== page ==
Metallic Foams Annihilate Bullets, Block Radiation

By Nathaniel Scharping | April 6, 2016 4:23 pm
Afsaneh Rabiei checks on metallic foam created in her lab.

Afsaneh Rabiei checks on metallic foam created in her lab. (Credit: Rabiei/North Carolina State University)

The word foam doesn’t necessarily convey strength, but seeing a bullet explode upon impact with composite metal foam certainly does.

Researchers at North Carolina State University created a bubble-filled metal composite that combines the strength of steel with the airiness and heat-resistant properties of foam. In tests with armor-piercing bullets, a one-inch layer of the material stopped the projectile in its tracks while allowing only an 8-millimeter indentation on the other side. Afsaneh Rabiei, a professor of mechanical and aerospace engineering at North Carolina State University, claims her version of metallic foam is the strongest yet.

The Secret is the Bubbles

Foams are made mostly of air pockets — that’s what makes them so light. They derive their strength from the composition and structure of the material that surrounds the air pockets, a steel alloy in this case. Rabiei has worked with composite metal foams (CMFs) for years to understand their unique properties and find the optimal configuration of materials and bubbles to maximize results.  

“If you look around, you will see a ton of porous materials in nature: wood, bone, leaves, a bird’s wings, anything that you want to be lightweight or have cushionability, you’ll see that it has air bubbles,” says Rabiei. “It’s a waste of material and energy to carry a solid bulk of materials with you, when you can actually use something much lighter and accomplish even more.”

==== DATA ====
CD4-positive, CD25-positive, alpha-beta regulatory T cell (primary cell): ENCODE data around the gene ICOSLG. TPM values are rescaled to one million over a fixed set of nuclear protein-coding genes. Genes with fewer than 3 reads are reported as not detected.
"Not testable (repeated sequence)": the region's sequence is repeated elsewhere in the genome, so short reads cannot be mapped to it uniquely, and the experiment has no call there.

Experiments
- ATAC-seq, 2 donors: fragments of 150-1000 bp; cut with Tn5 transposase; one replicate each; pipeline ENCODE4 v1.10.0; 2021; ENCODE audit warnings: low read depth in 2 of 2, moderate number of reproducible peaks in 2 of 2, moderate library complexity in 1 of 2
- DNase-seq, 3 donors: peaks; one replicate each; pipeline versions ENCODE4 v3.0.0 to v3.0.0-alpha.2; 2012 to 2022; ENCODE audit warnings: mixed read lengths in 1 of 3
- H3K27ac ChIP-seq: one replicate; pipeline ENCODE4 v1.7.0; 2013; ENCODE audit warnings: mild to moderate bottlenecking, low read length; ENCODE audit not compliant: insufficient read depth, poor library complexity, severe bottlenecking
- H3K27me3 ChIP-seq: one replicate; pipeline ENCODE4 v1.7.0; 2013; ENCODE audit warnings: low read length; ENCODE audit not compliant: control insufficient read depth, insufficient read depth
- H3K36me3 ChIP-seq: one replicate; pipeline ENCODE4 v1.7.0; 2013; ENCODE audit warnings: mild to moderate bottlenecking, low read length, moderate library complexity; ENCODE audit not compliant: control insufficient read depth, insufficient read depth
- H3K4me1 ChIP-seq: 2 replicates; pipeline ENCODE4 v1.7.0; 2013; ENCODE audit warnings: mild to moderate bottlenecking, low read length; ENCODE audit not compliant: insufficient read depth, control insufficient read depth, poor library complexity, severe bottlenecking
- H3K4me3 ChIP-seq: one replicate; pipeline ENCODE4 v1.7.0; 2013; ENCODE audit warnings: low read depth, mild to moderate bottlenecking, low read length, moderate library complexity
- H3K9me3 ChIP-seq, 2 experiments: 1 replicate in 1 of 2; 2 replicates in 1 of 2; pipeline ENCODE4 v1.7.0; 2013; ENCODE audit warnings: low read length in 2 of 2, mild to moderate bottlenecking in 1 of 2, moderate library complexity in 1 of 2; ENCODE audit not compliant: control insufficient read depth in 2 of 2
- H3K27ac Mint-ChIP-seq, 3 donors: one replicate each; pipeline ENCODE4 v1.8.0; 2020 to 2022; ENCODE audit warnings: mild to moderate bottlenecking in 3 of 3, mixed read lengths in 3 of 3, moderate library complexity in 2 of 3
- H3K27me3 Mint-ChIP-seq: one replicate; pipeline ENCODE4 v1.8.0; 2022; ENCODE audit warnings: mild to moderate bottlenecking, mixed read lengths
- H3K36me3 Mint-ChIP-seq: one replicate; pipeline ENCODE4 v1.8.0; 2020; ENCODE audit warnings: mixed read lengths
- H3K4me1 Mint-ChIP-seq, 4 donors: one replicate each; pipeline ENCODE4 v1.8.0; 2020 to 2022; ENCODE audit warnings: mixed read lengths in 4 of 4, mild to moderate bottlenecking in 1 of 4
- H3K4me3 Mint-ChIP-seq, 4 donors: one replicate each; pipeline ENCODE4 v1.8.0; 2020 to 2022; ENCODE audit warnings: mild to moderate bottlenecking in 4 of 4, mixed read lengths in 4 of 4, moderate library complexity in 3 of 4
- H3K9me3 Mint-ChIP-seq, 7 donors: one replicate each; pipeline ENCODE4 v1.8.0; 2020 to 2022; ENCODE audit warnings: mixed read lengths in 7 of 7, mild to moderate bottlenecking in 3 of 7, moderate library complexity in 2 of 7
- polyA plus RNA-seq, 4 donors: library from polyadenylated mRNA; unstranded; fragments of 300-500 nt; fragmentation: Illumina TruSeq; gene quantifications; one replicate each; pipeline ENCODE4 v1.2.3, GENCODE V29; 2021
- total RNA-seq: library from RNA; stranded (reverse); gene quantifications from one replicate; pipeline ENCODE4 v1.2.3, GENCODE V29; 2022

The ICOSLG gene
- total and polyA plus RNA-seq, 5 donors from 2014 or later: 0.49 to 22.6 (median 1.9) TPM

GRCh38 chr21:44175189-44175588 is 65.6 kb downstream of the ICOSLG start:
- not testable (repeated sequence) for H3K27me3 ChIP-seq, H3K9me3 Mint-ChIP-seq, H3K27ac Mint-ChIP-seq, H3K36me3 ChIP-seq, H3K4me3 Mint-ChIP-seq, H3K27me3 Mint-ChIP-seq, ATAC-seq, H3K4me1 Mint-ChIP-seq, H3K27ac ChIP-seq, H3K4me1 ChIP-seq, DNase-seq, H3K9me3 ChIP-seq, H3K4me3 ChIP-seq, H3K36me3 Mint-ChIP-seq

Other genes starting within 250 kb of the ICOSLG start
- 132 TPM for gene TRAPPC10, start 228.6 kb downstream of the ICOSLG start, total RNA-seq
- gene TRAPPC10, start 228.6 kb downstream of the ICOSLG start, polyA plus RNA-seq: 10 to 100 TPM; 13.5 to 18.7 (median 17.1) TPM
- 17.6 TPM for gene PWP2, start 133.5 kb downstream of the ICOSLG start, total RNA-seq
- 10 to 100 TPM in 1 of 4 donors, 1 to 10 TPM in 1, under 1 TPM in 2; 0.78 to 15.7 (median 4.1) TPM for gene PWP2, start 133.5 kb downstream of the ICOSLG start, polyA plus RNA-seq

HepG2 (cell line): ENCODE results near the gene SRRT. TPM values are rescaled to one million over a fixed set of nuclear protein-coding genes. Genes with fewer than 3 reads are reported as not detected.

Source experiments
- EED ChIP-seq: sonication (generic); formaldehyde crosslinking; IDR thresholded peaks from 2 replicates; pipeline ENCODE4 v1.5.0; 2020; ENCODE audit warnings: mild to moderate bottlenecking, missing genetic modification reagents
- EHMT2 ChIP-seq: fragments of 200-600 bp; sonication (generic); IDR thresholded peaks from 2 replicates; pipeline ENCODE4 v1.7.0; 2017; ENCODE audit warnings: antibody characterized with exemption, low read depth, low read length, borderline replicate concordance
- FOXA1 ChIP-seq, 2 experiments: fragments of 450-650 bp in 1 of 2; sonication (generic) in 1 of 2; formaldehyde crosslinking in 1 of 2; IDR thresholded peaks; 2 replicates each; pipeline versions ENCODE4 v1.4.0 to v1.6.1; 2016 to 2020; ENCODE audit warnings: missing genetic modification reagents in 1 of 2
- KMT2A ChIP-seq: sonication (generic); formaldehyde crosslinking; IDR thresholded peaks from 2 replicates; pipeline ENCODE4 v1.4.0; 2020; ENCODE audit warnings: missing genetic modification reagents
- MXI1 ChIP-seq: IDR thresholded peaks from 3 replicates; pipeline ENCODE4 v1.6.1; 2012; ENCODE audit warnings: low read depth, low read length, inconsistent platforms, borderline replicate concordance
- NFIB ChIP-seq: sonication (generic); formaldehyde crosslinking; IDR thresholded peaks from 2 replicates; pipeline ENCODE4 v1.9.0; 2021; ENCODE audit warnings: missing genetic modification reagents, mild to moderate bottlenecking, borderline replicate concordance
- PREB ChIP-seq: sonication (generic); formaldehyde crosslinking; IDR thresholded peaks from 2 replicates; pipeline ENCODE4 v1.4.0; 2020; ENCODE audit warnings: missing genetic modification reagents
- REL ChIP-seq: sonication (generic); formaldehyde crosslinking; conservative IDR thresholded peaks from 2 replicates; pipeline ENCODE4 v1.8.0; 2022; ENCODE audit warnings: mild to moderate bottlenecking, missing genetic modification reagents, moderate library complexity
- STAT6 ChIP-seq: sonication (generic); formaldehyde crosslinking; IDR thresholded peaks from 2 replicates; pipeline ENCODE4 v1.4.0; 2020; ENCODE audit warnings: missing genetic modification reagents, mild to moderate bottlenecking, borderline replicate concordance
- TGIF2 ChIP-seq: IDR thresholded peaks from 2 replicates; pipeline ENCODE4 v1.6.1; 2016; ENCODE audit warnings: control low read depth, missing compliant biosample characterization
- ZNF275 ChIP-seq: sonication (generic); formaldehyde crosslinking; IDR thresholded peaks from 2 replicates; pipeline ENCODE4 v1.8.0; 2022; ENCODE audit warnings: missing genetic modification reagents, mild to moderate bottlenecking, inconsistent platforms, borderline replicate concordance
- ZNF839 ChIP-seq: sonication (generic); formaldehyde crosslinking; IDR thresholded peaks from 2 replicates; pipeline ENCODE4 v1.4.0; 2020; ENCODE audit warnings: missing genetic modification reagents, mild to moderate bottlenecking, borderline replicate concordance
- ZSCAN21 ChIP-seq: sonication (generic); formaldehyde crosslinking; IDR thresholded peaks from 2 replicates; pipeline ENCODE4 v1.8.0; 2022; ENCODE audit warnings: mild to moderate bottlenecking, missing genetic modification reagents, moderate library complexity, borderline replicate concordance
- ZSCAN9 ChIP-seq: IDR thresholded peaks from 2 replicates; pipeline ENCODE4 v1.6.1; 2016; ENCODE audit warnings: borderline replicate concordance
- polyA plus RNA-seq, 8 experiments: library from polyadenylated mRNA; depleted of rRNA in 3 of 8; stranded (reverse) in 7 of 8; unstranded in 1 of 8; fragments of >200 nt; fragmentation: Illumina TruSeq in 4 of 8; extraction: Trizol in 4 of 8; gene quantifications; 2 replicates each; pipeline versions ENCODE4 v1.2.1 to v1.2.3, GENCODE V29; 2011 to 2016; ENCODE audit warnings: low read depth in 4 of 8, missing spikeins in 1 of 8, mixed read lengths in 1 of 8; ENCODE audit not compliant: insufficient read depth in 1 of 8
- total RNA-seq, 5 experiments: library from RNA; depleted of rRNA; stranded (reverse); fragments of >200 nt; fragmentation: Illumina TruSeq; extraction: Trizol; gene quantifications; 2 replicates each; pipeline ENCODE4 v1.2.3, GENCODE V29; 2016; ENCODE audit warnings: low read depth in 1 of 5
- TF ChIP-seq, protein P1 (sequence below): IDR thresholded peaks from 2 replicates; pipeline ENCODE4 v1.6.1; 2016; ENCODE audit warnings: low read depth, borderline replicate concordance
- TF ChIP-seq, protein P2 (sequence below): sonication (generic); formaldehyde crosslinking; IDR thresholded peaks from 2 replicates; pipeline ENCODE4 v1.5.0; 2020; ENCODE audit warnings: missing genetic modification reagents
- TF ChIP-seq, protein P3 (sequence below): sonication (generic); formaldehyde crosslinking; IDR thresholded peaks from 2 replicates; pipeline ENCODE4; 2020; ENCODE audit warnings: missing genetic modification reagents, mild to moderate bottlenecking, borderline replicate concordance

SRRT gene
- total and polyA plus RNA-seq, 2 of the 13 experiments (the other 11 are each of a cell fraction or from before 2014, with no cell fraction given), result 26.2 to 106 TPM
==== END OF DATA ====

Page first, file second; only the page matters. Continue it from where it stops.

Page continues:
In her latest study, published in the International Journal of Thermal Sciences, Rabiei describes two different methods of making her metal foam, both of which rely on hollow steel spheres to form the “bubbles.” The first method casts a metal with a low melting point, like aluminum, around the spheres, creating a matrix of hollow spaces within. For metals with higher melting points, the spheres are packed in by a metal powder that is compressed in a process called sintering to form a solid.

It Can Take the Heat

But it all comes down to the bubbles, says Rabiei. By keeping the diameter of the spheres constant, she says, any stress will impact them equally, increasing the material’s strength. The spherical shape of the bubbles confers strength as well, by distributing the force evenly around the structure. Where other metal foams buckle as their bubbles collapse, Rabiei’s maintains its structure thanks to the uniform nature of the components.

Because the spheres are filled with air, the material is also resistant to heat and heat-related expansion. In her latest experiment, she compared a block of solid stainless steel to the bubble-infused steel as both were heated by an 800-degree flame on one side. The CMF took twice as long to reach 800 degrees as the solid block, a result of the air-filled bubbles inside.

Putting CMFs to Work

The unique properties of CMFs make them ideal for use in body armor, as the bullet demonstration makes plain. Rabiei also sees uses for them in the space industry, where lightweight, durable materials are in high demand.

Additionally, by adding tungsten and vanadium to the composite, Rabiei says her CMF blocks radiation, including gamma rays, X-rays and neutron radiation. This makes the material ideal for transporting nuclear waste, she says, and also increases its utility for space travel, where harmful radiation poses a danger to human health.